Oprah Winfrey Sets Up 26 Billboards Outside Louisville, Kentucky for Breonna Taylor
The billboards — 26 representing the years of Breonna Taylor's life — demand that the police involved in the killing of the young EMT be arrested and charged
After featuring Taylor on the cover of the September issue of O, The Oprah Magazine — which hits newsstands on Aug. 11 —Winfrey, 66, is also erecting dozens of billboards around Louisville, Kentucky, demanding justice for the young woman who was killed at the hands of police back in mid-March.
The billboards feature the same image of Taylor used for the Oprah-owned magazine cover and demand that the police involved in the killing of Taylor be arrested and charged. The billboards also feature a URL for the social justice organization website UntilFreedom.com and a quote from Winfrey, saying, "If you turn a blind eye to racism, you become an accomplice to it."
Until Freedom announced that the billboards are going up around the city where Taylor lived and a total of 26 billboards will be put up, one for every year of her life.
The billboard installations began on Thursday and will be completed by Monday, according to local news station WLKY.
Taylor was a young EMT who had been on the frontlines battling the coronavirus when she was killed on March 13 in her home by Louisville Metro Police.
Taylor and her boyfriend, Kenneth Walker, were in their own apartment when police made a late-night raid executing a drug warrant. Actually looking for an individual who lived in Taylor's building but not her apartment, it was later revealed that the person had already been taken into police custody hours earlier.
Taylor was shot eight times during the incident and though one officer was fired months after, none of the officers involved have been arrested or charged. Amid the Black Lives Matter movement happening around the globe, Louisville officials have since banned the use of no-knock warrants.
Until Freedom also announced in an Instagram post on Monday that the organization plans to relocate to Louisville to "organize day and night to get justice" for Taylor.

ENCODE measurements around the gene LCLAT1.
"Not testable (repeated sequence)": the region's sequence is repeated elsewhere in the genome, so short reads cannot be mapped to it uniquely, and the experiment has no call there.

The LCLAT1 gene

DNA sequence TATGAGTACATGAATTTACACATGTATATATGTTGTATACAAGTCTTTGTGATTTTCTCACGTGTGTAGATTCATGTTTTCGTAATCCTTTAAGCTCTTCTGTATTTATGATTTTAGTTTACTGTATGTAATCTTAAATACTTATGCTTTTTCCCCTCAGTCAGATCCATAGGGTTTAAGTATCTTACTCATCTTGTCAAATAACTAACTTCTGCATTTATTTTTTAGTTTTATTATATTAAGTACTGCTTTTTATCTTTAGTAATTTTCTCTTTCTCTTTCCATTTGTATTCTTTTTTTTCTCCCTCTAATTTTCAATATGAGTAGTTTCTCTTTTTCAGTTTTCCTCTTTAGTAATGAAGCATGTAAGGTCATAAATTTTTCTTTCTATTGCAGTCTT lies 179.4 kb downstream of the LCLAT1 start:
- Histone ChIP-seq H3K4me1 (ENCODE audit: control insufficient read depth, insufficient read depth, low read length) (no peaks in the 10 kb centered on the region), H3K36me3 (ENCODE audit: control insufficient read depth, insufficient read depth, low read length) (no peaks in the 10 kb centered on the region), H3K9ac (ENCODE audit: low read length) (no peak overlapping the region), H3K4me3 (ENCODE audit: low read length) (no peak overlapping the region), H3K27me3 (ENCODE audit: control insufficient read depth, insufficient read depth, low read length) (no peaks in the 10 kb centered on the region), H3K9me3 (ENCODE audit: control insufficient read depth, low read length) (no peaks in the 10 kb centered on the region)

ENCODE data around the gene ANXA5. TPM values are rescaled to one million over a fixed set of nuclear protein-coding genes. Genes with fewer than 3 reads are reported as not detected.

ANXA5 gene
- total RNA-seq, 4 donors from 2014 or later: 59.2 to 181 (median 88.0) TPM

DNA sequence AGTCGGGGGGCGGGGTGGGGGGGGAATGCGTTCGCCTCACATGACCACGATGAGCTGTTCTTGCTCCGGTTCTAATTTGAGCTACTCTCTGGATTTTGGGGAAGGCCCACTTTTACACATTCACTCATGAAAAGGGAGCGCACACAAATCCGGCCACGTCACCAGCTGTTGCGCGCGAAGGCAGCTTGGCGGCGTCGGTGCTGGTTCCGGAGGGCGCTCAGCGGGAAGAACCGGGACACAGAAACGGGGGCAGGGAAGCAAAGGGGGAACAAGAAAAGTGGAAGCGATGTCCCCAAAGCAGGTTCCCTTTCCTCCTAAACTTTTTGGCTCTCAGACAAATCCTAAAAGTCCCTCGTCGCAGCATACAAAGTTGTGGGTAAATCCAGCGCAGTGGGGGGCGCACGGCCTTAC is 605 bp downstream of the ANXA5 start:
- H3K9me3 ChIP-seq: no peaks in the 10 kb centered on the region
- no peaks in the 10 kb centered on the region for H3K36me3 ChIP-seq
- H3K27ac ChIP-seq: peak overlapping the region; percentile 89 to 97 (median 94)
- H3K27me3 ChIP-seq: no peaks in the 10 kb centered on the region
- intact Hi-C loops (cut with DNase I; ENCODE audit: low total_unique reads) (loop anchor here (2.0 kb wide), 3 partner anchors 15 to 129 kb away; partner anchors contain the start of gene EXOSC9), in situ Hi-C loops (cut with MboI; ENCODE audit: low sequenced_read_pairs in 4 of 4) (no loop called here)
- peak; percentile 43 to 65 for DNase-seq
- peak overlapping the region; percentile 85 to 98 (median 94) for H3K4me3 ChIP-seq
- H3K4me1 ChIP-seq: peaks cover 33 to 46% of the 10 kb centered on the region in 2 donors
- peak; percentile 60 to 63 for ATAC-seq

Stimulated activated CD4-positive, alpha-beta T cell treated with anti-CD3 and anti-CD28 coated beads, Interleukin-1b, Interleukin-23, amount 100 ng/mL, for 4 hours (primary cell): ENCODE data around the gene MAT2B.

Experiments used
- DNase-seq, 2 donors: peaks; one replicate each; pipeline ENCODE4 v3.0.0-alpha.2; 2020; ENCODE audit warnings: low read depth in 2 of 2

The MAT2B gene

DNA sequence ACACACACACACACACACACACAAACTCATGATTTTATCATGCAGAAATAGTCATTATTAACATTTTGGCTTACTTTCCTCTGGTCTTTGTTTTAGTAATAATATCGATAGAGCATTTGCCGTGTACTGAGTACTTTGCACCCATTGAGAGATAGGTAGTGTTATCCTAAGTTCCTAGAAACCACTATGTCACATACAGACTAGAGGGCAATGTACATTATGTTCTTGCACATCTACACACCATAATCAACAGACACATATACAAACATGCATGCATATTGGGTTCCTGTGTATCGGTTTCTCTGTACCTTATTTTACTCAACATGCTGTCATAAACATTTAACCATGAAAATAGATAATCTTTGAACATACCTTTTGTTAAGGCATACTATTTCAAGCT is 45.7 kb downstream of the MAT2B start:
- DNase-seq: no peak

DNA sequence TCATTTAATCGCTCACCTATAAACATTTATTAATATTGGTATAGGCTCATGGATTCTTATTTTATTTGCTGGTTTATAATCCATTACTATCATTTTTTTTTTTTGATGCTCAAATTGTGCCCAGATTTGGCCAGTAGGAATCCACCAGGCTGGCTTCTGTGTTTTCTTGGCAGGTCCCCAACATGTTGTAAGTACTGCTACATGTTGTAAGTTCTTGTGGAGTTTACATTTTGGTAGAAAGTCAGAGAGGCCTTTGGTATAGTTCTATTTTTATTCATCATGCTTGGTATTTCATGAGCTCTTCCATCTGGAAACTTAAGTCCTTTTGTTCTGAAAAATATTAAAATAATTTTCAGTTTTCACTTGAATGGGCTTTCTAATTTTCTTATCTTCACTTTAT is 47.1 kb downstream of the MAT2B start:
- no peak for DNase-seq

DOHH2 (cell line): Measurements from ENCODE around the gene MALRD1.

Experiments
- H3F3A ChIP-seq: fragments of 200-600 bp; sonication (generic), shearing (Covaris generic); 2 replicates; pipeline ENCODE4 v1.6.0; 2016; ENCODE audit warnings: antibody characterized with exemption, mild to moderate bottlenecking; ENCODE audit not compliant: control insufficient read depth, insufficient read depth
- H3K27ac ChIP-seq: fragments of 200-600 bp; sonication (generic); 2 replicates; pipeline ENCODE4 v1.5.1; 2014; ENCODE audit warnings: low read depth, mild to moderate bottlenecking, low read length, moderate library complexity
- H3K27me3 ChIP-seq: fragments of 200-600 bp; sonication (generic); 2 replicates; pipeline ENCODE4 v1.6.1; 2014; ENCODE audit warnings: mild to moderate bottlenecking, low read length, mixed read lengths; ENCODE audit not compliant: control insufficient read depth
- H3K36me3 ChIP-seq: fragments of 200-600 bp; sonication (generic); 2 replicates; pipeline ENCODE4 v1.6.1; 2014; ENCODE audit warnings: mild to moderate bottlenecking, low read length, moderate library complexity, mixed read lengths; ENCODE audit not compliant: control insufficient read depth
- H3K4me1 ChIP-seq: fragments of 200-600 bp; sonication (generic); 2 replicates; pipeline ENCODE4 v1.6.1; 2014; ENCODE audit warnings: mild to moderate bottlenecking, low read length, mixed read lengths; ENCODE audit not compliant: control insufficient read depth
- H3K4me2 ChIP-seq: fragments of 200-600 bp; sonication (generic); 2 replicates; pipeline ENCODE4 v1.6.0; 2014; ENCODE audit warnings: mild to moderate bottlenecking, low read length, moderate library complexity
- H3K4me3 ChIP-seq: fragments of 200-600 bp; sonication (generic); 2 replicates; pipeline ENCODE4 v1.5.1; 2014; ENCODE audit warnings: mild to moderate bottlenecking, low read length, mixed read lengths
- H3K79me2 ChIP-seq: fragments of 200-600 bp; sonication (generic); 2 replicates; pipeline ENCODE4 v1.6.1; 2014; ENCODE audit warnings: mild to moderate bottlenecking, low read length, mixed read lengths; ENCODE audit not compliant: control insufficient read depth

"We are not playing games. We don’t just talk. We organize. We are ready to sacrifice time with our families, our careers to stand by what we believe in," they wrote.
Last month, Winfrey and her titular magazine revealed that she would not star on the cover for the first time in its 20-year publication, placing Taylor on the cover instead.
In her What I Know For Sure Column, Winfrey addressed the decision to honor Taylor's memory, saying, "We can't be silent. We have to use whatever megaphone we have to cry for justice. And that is why Breonna Taylor is on the cover of O magazine."
RELATED VIDEO: Breonna Taylor's Mom Wants Charges Against Police Who Killed Daughter: 'They Took a Piece of Me'
According to a press release, the upcoming issue will examine systemic racism in a section titled Hard White Truths, which will inform white readers "when they were most acutely aware of their white privilege — and what, in the wake of thunderous calls for justice, they are doing to dismantle the status quo."
Each page will also include anti-racist actions readers can take, such as which Black-owned businesses they can support, organizations they can donate to, petitions they can sign and articles they can read.
To help combat systemic racism, consider learning from or donating to these organizations:
- Campaign Zero (joincampaignzero.org) which works to end police brutality in America through research-proven strategies.
- ColorofChange.org works to make the government more responsive to racial disparities.
- National Cares Mentoring Movement (caresmentoring.org) provides social and academic support to help Black youth succeed in college and beyond.